The Political Sonnet

  • Joseph Phelan

Abstract

Matthew Arnold’s response to the French Revolution of 1848 was articulated in part through a pair of sonnets addressed ‘To a Republican Friend’, the friend in question being his close confidant and poetic rival Arthur Hugh Clough. The first of these sonnets expresses a mild if not entirely convincing enthusiasm for the general aims of the revolution, while the second voices an altogether more detached and sceptical view of events:
  • Yet, when I muse on what life is, I seem

  • Rather to patience prompted, than that proud

  • Prospect of hope which France proclaims so loud —

  • France, famed in all great arts, in none supreme;

  • Seeing this vale, this earth, whereon we dream,

  • Is on all sides o’ershadowed by the high

  • Uno’erleaped Mountains of Necessity,

  • Sparing us narrower margin than we deem.

  • Nor will that day dawn at a human nod,

  • When, bursting through the network superposed

  • By selfish occupation — plot and plan,

  • Lust, avarice, envy — liberated man,

  • All difference with his fellow-mortal closed,

  • Shall be left standing face to face with God.

Keywords

Sonal Univer Alan Metaphor Verse 

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Notes

  1. 2.
    H.F. Lowry ed., The Letters of Matthew Arnold to Arthur Hugh Clough (OUP, 1968), p. 64 (Arnold’s emphasis).Google Scholar
  2. 8.
    Miles Taylor, Ernest Jones, Chartism, and the Romance of Politics 1819–1869 (OUP, 2003), p. 80.CrossRefGoogle Scholar
  3. 10.
    Anne Janowitz, Lyric and Labour in the Romantic Tradition (CUP, 1998), p. 154.Google Scholar
  4. 14.
    Kingsley, ‘Thoughts on Shelley and Byron’, from Literary and General Lectures and Essays (London: Macmillan, 1890); Google Scholar
  5. Cited in Natalie M. Houston, ‘Reading the Victorian Souvenir: Sonnets and Photographs of the Crimean War’, Yale Journal of Criticism 14 (2001), 374. CrossRefGoogle Scholar
  6. For a history of the ‘Spasmodic’ controversy see Mark A. Weinstein, William Edmondstone Aytoun and the Spasmodic Controversy (New Haven: Yale UP, 1968).Google Scholar
  7. 25.
    Letter of 12 January 1888; see Catherine Phillips ed., The Oxford Authors: Gerard Manley Hopkins (OUP, 1986), p. 271.Google Scholar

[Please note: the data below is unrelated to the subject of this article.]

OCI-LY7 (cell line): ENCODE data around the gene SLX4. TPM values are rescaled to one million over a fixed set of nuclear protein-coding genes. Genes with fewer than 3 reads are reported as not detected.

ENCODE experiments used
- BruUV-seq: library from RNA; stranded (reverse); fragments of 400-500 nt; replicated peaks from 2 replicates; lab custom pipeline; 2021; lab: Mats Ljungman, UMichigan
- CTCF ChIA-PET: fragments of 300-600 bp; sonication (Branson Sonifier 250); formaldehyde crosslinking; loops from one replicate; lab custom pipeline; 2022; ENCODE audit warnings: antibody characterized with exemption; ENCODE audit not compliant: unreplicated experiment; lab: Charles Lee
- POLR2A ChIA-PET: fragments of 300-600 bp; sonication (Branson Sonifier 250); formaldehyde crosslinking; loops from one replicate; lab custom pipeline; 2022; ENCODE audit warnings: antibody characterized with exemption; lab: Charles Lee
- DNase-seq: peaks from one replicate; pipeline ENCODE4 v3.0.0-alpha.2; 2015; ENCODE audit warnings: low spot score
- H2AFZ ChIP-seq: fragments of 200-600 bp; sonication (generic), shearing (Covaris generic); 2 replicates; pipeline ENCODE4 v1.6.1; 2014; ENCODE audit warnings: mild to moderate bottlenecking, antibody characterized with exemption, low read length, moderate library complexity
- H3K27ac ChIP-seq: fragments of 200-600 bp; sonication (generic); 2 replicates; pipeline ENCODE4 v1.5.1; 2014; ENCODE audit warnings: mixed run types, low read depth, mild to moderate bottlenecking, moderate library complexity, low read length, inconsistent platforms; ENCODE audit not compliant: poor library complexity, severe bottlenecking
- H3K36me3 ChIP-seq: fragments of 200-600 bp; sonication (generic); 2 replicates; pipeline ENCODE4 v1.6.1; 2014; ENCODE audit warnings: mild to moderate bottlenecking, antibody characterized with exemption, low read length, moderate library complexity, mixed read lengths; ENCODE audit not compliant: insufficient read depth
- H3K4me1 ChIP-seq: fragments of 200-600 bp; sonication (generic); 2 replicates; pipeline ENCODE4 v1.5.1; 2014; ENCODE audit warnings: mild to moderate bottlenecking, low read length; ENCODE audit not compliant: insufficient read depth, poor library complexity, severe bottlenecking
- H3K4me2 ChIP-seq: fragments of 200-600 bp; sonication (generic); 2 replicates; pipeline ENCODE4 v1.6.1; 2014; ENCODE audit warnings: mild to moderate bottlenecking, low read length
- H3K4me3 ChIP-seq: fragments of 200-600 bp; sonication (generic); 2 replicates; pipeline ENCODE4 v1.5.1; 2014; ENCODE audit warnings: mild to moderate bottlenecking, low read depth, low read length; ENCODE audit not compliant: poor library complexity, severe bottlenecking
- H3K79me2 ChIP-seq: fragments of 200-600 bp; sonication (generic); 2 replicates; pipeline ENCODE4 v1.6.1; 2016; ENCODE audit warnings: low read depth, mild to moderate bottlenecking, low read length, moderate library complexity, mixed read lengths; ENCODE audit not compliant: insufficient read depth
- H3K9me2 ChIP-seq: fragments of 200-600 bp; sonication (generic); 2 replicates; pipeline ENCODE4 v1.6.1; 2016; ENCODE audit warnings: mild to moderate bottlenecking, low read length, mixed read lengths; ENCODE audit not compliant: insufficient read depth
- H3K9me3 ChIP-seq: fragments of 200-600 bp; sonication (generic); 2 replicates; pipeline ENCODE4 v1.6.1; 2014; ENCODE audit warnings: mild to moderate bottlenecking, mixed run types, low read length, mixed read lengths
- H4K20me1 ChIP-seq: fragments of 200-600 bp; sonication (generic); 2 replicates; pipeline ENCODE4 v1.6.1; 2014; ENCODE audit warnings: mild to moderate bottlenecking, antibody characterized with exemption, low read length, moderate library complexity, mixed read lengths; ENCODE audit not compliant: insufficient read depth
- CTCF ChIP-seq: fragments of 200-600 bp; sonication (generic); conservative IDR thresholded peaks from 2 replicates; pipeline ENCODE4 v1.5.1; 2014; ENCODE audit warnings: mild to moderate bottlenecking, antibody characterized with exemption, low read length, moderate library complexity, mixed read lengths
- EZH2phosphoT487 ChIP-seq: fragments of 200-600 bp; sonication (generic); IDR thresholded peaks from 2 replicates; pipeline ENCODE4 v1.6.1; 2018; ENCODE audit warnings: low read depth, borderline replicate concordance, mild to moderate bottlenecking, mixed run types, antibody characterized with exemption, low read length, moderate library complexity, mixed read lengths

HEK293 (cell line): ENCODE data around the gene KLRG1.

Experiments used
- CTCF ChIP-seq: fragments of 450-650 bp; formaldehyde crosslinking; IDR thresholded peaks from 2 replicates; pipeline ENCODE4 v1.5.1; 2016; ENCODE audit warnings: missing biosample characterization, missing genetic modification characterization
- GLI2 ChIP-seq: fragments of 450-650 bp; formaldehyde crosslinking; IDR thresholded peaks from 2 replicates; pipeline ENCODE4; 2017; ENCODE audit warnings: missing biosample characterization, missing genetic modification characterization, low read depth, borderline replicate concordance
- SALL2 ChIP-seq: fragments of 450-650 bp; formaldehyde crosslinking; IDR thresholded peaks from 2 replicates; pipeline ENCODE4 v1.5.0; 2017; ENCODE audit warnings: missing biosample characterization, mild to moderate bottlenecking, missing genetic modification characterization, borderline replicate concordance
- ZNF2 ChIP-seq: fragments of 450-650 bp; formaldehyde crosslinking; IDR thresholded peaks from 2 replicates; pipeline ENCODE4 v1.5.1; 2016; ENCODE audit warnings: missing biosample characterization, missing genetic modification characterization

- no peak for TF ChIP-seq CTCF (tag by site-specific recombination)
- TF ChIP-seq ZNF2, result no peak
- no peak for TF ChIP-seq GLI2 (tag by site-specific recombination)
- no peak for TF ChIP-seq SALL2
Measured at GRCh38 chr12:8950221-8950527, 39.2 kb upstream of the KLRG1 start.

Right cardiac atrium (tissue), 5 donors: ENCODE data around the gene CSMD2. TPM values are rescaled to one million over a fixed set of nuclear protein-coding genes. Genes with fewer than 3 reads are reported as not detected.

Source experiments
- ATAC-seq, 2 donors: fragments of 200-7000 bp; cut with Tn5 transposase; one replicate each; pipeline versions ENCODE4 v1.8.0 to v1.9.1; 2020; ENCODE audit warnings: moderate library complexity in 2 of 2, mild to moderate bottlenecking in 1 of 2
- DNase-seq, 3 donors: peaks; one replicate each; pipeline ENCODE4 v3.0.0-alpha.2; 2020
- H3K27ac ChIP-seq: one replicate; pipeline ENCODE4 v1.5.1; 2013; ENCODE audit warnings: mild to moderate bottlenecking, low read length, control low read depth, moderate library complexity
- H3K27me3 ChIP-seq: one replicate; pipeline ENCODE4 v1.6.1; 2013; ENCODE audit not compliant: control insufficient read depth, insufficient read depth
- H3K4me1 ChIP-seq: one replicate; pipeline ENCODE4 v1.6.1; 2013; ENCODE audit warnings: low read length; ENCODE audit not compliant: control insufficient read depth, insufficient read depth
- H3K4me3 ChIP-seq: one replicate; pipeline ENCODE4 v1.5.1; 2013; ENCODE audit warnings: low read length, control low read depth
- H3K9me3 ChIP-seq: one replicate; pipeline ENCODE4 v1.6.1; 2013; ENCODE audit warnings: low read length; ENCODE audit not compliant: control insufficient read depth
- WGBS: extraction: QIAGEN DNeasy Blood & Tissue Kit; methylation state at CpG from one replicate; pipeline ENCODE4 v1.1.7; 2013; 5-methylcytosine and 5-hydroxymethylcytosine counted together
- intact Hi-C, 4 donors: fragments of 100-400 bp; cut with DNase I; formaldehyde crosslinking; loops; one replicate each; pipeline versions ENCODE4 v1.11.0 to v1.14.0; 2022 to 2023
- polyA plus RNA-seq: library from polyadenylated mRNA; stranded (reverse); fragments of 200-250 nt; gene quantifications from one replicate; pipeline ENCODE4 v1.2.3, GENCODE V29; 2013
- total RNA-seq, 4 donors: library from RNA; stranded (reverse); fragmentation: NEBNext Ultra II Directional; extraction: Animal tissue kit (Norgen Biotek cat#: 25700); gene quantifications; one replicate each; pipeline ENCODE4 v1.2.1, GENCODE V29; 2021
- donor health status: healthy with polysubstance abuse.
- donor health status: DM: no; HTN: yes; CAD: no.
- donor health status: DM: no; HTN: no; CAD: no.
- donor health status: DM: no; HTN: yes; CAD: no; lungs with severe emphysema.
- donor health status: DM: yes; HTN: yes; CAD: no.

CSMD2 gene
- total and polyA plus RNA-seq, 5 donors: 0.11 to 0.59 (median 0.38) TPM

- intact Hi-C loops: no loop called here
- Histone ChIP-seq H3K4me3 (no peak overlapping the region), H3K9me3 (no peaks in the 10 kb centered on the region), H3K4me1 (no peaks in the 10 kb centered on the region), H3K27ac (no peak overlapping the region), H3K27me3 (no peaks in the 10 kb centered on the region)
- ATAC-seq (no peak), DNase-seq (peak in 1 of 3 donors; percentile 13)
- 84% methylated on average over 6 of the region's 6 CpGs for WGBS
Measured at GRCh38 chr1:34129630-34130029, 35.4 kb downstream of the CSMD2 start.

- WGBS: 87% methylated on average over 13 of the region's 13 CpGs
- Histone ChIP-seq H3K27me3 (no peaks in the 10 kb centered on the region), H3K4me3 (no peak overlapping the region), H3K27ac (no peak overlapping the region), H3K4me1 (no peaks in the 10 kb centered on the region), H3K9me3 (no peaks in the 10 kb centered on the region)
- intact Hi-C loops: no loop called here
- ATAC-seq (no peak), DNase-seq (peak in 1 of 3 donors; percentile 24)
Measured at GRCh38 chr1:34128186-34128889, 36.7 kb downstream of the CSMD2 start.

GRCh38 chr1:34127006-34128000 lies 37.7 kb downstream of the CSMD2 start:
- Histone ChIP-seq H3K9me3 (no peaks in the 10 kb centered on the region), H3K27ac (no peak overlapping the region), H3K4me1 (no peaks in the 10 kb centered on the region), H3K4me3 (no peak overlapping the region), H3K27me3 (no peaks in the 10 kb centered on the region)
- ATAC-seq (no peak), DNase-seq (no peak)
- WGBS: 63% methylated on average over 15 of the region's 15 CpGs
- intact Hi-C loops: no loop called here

8. 26.
    Hopkins distinguishes between the paraphrasable content of a poem and what he calls its ‘underthought’; the latter is ‘conveyed chiefly in the choice of metaphors etc used and often only half realised by the poet himself’ (cited in Sjaak Zonneveld, The Random Grim Forge: A Study of Social Ideas in the Work of Gerard Manley Hopkins (Maastricht: Van Gorcum, Assen, 1992), p. 115).Google Scholar
  9. 27.
    Dennis Hardy, Alternative Communities in Nineteenth-Century England (London and New York: Longman, 1979), p. 79.Google Scholar
  10. 29.
    John Ruskin, Unto this Last (London: George Allen, 1898), pp. 100–2 (ch. 3, no. 54)Google Scholar
  11. 30.
    Cited in John Lucas, ‘Hopkins and Symons: Two Views of the City’ in John Stokes ed., Fin de Siècle/Fin du Globe: Fears and Fantasies of the Late Nineteenth Century (New York: St Martin’s Press, 1992), p. 57. The battle of Majuba Hill took place in 1881; British troops secured a hill overlooking their Boer adversaries, but through a combination of overconfidence and poor planning allowed the Boers to retake it and capture many of their number; Google Scholar
  12. see Thomas Pakenham, The Scramble for Africa (London: Abacus, 1991), pp. 101–6.Google Scholar
  13. 36.
    Michael R.G. Spiller. The Sonnet Sequence: A Study of its Strategies (New York: Twayne Publishers, 1997), p. 9; see Zonneveld, Random Grim Forge, pp. 115–7 for an account of the poem’s composition.Google Scholar
  14. 43.
    Cited in Teresa Newman and Ray Watkinson, Ford Madox Brown and the Pre-Raphaelite Circle (London: Chatto and Windus, 1991), p. 117. There is also an odd resemblance between this poem and the closing lines of Wordsworth’s sonnet on Charles II, one of the Ecclesiastical Sonnets (1822): ‘Away, Circean revels!/But for what gain? if England soon must sink/Into a gulf which all distinction levels -/That bigotry may swallow the good name,/And, with that draught, the life-blood; misery, shame,/By Poets loathed; from which Historians shrink!’Google Scholar
  15. 50.
    Robert Bernard Martin, Gerard Manley Hopkins: A Very Private Life (London: HarperCollins, 1991), pp. 217–8.Google Scholar

Copyright information

© Joseph Patrick Phelan 2005

Authors and Affiliations

  • Joseph Phelan

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